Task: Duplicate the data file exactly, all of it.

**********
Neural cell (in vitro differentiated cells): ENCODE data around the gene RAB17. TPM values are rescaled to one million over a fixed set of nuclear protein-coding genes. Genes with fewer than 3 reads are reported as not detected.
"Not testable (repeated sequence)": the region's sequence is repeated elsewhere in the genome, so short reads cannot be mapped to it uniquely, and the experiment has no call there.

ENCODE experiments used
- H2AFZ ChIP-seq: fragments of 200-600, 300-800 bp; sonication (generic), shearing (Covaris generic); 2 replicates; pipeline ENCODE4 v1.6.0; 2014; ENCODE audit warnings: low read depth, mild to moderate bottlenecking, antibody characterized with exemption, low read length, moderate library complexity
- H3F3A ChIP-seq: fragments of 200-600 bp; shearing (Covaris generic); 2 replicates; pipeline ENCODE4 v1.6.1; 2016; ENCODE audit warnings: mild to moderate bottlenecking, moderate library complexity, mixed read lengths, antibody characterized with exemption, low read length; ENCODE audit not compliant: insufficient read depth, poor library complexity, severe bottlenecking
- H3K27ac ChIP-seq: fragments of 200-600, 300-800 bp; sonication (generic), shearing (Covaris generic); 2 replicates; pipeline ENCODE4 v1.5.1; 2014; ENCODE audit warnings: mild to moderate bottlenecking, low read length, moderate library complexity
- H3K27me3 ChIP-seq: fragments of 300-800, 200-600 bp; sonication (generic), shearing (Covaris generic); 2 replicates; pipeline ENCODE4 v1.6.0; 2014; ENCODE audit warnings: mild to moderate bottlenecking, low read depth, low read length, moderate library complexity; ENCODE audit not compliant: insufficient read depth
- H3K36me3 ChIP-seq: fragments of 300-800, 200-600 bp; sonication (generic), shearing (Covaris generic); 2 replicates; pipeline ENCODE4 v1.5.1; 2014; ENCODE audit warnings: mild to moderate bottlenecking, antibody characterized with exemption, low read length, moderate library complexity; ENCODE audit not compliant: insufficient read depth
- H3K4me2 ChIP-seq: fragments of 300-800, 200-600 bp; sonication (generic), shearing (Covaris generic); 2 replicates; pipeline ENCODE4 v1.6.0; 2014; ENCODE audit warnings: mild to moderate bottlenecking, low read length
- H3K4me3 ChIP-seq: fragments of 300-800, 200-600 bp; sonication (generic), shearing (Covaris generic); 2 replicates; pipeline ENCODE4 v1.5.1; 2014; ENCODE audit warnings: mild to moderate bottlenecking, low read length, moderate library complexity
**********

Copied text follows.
Neural cell (in vitro differentiated cells): ENCODE data around the gene RAB17. TPM values are rescaled to one million over a fixed set of nuclear protein-coding genes. Genes with fewer than 3 reads are reported as not detected.
"Not testable (repeated sequence)": the region's sequence is repeated elsewhere in the genome, so short reads cannot be mapped to it uniquely, and the experiment has no call there.

ENCODE experiments used
- H2AFZ ChIP-seq: fragments of 200-600, 300-800 bp; sonication (generic), shearing (Covaris generic); 2 replicates; pipeline ENCODE4 v1.6.0; 2014; ENCODE audit warnings: low read depth, mild to moderate bottlenecking, antibody characterized with exemption, low read length, moderate library complexity
- H3F3A ChIP-seq: fragments of 200-600 bp; shearing (Covaris generic); 2 replicates; pipeline ENCODE4 v1.6.1; 2016; ENCODE audit warnings: mild to moderate bottlenecking, moderate library complexity, mixed read lengths, antibody characterized with exemption, low read length; ENCODE audit not compliant: insufficient read depth, poor library complexity, severe bottlenecking
- H3K27ac ChIP-seq: fragments of 200-600, 300-800 bp; sonication (generic), shearing (Covaris generic); 2 replicates; pipeline ENCODE4 v1.5.1; 2014; ENCODE audit warnings: mild to moderate bottlenecking, low read length, moderate library complexity
- H3K27me3 ChIP-seq: fragments of 300-800, 200-600 bp; sonication (generic), shearing (Covaris generic); 2 replicates; pipeline ENCODE4 v1.6.0; 2014; ENCODE audit warnings: mild to moderate bottlenecking, low read depth, low read length, moderate library complexity; ENCODE audit not compliant: insufficient read depth
- H3K36me3 ChIP-seq: fragments of 300-800, 200-600 bp; sonication (generic), shearing (Covaris generic); 2 replicates; pipeline ENCODE4 v1.5.1; 2014; ENCODE audit warnings: mild to moderate bottlenecking, antibody characterized with exemption, low read length, moderate library complexity; ENCODE audit not compliant: insufficient read depth
- H3K4me2 ChIP-seq: fragments of 300-800, 200-600 bp; sonication (generic), shearing (Covaris generic); 2 replicates; pipeline ENCODE4 v1.6.0; 2014; ENCODE audit warnings: mild to moderate bottlenecking, low read length
- H3K4me3 ChIP-seq: fragments of 300-800, 200-600 bp; sonication (generic), shearing (Covaris generic); 2 replicates; pipeline ENCODE4 v1.5.1; 2014; ENCODE audit warnings: mild to moderate bottlenecking, low read length, moderate library complexity